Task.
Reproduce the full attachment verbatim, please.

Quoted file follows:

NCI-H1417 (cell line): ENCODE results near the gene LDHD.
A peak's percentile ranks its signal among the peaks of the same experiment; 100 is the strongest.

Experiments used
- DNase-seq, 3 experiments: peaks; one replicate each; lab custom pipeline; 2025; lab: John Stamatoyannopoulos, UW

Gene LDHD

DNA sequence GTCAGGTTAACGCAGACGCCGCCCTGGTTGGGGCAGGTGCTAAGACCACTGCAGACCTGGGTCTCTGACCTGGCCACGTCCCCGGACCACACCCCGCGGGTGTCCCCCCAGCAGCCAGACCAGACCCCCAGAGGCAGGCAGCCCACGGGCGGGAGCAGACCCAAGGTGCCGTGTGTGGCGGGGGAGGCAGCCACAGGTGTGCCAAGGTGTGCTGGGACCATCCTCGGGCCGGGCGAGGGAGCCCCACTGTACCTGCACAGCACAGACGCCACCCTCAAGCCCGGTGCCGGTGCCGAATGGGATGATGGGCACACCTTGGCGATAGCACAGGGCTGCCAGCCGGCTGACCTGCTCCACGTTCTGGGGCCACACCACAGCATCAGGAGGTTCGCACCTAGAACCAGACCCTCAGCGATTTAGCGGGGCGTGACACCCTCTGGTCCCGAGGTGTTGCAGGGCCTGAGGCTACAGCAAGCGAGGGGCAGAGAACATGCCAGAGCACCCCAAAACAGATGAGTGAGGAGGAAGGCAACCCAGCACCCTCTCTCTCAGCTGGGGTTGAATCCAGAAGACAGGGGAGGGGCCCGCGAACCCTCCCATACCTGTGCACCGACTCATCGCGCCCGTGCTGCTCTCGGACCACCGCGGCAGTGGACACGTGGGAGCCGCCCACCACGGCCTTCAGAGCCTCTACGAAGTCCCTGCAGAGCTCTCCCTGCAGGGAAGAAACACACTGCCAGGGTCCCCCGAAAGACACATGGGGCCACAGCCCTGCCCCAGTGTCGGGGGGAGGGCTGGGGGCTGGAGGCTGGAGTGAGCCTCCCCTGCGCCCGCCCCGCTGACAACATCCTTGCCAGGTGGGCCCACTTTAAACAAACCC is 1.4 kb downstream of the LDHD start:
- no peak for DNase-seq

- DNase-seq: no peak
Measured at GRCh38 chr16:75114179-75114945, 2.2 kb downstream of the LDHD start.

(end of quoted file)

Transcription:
NCI-H1417 (cell line): ENCODE results near the gene LDHD.
A peak's percentile ranks its signal among the peaks of the same experiment; 100 is the strongest.

Experiments used
- DNase-seq, 3 experiments: peaks; one replicate each; lab custom pipeline; 2025; lab: John Stamatoyannopoulos, UW

Gene LDHD

DNA sequence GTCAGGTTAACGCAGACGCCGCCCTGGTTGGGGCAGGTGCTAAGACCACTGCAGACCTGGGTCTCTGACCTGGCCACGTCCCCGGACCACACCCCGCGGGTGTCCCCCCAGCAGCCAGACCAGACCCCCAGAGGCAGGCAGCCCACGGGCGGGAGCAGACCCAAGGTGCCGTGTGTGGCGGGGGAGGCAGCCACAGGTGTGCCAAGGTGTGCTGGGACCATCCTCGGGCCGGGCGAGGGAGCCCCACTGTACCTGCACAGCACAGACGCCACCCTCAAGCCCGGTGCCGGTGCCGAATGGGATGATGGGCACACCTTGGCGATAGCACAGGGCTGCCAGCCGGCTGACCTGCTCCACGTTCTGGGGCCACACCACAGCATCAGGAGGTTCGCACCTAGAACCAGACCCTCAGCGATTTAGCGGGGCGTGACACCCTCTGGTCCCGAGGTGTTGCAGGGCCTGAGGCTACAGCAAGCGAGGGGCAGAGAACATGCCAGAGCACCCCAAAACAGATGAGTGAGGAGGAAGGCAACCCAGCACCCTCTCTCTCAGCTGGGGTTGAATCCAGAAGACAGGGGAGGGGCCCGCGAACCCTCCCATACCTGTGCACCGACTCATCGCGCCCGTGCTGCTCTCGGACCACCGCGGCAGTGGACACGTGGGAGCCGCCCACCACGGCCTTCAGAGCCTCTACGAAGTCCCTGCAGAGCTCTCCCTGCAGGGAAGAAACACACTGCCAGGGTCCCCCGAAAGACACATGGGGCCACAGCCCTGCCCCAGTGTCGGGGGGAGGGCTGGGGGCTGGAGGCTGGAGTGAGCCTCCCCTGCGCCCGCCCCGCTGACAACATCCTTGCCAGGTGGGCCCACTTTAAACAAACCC is 1.4 kb downstream of the LDHD start:
- no peak for DNase-seq

- DNase-seq: no peak
Measured at GRCh38 chr16:75114179-75114945, 2.2 kb downstream of the LDHD start.